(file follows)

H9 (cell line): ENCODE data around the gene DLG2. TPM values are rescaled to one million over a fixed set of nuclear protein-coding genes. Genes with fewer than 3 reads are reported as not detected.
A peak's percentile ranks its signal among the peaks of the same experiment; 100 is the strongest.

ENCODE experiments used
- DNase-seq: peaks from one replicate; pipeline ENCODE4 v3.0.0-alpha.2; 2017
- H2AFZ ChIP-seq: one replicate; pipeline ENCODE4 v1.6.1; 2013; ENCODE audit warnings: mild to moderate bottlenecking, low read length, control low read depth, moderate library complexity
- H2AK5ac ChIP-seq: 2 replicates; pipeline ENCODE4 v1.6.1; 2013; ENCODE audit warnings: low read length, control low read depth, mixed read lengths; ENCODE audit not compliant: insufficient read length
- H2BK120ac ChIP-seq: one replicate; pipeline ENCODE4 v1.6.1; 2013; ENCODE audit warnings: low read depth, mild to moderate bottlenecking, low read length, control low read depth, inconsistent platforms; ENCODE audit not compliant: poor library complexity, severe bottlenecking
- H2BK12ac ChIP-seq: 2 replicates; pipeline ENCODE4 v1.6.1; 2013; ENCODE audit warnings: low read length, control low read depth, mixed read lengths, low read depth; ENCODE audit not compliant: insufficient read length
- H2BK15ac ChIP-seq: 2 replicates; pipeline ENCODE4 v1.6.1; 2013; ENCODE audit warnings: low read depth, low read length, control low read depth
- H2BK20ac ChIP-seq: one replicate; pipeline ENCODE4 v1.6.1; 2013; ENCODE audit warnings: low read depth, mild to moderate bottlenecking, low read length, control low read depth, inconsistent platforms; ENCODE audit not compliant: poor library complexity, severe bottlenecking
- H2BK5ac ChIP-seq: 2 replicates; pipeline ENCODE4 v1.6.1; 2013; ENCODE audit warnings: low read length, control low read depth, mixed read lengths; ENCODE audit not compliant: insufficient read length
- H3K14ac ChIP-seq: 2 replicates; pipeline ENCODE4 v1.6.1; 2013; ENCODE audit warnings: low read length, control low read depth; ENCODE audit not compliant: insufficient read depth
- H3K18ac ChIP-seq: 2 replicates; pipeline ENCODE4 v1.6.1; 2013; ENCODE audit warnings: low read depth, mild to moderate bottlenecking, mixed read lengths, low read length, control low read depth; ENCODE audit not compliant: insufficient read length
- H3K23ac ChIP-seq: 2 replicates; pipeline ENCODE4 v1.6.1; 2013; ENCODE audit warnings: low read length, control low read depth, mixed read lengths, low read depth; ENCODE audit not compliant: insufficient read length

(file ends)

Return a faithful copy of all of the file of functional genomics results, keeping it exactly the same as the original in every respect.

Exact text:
H9 (cell line): ENCODE data around the gene DLG2. TPM values are rescaled to one million over a fixed set of nuclear protein-coding genes. Genes with fewer than 3 reads are reported as not detected.
A peak's percentile ranks its signal among the peaks of the same experiment; 100 is the strongest.

ENCODE experiments used
- DNase-seq: peaks from one replicate; pipeline ENCODE4 v3.0.0-alpha.2; 2017
- H2AFZ ChIP-seq: one replicate; pipeline ENCODE4 v1.6.1; 2013; ENCODE audit warnings: mild to moderate bottlenecking, low read length, control low read depth, moderate library complexity
- H2AK5ac ChIP-seq: 2 replicates; pipeline ENCODE4 v1.6.1; 2013; ENCODE audit warnings: low read length, control low read depth, mixed read lengths; ENCODE audit not compliant: insufficient read length
- H2BK120ac ChIP-seq: one replicate; pipeline ENCODE4 v1.6.1; 2013; ENCODE audit warnings: low read depth, mild to moderate bottlenecking, low read length, control low read depth, inconsistent platforms; ENCODE audit not compliant: poor library complexity, severe bottlenecking
- H2BK12ac ChIP-seq: 2 replicates; pipeline ENCODE4 v1.6.1; 2013; ENCODE audit warnings: low read length, control low read depth, mixed read lengths, low read depth; ENCODE audit not compliant: insufficient read length
- H2BK15ac ChIP-seq: 2 replicates; pipeline ENCODE4 v1.6.1; 2013; ENCODE audit warnings: low read depth, low read length, control low read depth
- H2BK20ac ChIP-seq: one replicate; pipeline ENCODE4 v1.6.1; 2013; ENCODE audit warnings: low read depth, mild to moderate bottlenecking, low read length, control low read depth, inconsistent platforms; ENCODE audit not compliant: poor library complexity, severe bottlenecking
- H2BK5ac ChIP-seq: 2 replicates; pipeline ENCODE4 v1.6.1; 2013; ENCODE audit warnings: low read length, control low read depth, mixed read lengths; ENCODE audit not compliant: insufficient read length
- H3K14ac ChIP-seq: 2 replicates; pipeline ENCODE4 v1.6.1; 2013; ENCODE audit warnings: low read length, control low read depth; ENCODE audit not compliant: insufficient read depth
- H3K18ac ChIP-seq: 2 replicates; pipeline ENCODE4 v1.6.1; 2013; ENCODE audit warnings: low read depth, mild to moderate bottlenecking, mixed read lengths, low read length, control low read depth; ENCODE audit not compliant: insufficient read length
- H3K23ac ChIP-seq: 2 replicates; pipeline ENCODE4 v1.6.1; 2013; ENCODE audit warnings: low read length, control low read depth, mixed read lengths, low read depth; ENCODE audit not compliant: insufficient read length